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You haven't heard from them in a while, they don't respond to your messages the way they used to, and you're beginning to wonder whether there's someone else in the picture.
Is this a break-up?
Though it may seem dramatic to say so, inactive subscribers can leave you just as lost and confused as an old romantic flame.
Similar to a great first date, your subscribers are usually the most excited about your brand when they first sign up to receive your emails. After that, it's your job to keep the relationship going strong.
But if you feel as if you're sending your very best content and your engagement is still flopping, don't give up. More than likely, it's not you, it's them. Sometimes, you just have to remind your subscribers of the good thing you had going; and, if they still aren't interested, remove them from your list!
That's why the art of the re-engagement email is so important.
Baby Come Back: How Desperate Are You?
Some marketers like to wash their hands of inactive subscribers or customers, saying they don't want to waste effort on convincing customers to return when they could spend it on new customers who don't require as much attention.
Sure, standing outside of your customers' windows with a boombox is a little too much, but that's not what a re-engagement campaign should be. The key to increasing engagement isn't in the convincing, but in the listening.
So let's reframe this campaign for what it truly is: You're not looking for a sale out of desperation; you're looking for a human connection and better understanding.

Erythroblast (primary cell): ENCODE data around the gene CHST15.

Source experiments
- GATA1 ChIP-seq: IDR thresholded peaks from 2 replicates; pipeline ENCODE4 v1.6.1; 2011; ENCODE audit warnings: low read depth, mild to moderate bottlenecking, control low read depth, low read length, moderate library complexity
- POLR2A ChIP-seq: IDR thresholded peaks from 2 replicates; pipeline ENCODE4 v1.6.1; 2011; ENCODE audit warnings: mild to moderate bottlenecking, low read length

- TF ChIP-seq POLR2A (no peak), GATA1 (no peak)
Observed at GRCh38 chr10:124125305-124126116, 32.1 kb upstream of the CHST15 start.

Once you realign with your subscribers, you can move forward—one way or another: potentially a sale, but also an unsubscribe if you conclude your product isn't the best fit for them right now. You can consider either response a win because both take you another step closer to refining your message, understanding your audience, and finding your target audience.
Re-Engagement Email Campaigns 101
Now that you've established your goal of the campaign—to gain information and understanding—you're ready to think about your actual plan and its execution. We'll cover the basics together, but, as always, put your customer relationships first and do what feels most natural.
Who Are You Sending To?
The art of sending a successful re-engagement email begins with your email list. At this point, you'll ask and answer questions like these:
- What level of inactivity will trigger a re-engagement email?
- What is the action I hope my subscribers will take?
- Which step in the customer lifecycle is the best time to re-engage?
Though strategies will vary based on audience and brand, here are a few variables that can generally be considered for a re-engagement campaign.
Behavior Inside and Outside the Inbox
It's easy to assume that low click and open rates mean that a subscriber is disengaged with your brand altogether. However, there's a lot of behavior outside the inbox that should be taken into consideration, too, such as website clicks and purchase history.
Do as much research as you can to pinpoint activity drop-off: Are customers visiting your website but then bouncing? Are they adding products to their cart and forgetting them? Are they opening your emails but not taking any further action?
Those are all important indicators, kind of like the "Check Engine" light going off, telling you to refine your messaging or strategy.
Dating app Hinge does a great job of sending clickable notifications to users' inboxes:
Image source: Really Good Emails
The customer journey is different for every brand, but no one knows it better than a business marketer who is consistently engaging with subscribers, asking them what's working and finding out what could be improved.
You'll want to take your customer life cycle into consideration when considering retargeting, because, depending on your brand, you may want to engage as soon as possible, or there may be a better payoff for waiting.
Learn what's normal for your customers, and put it to work for you.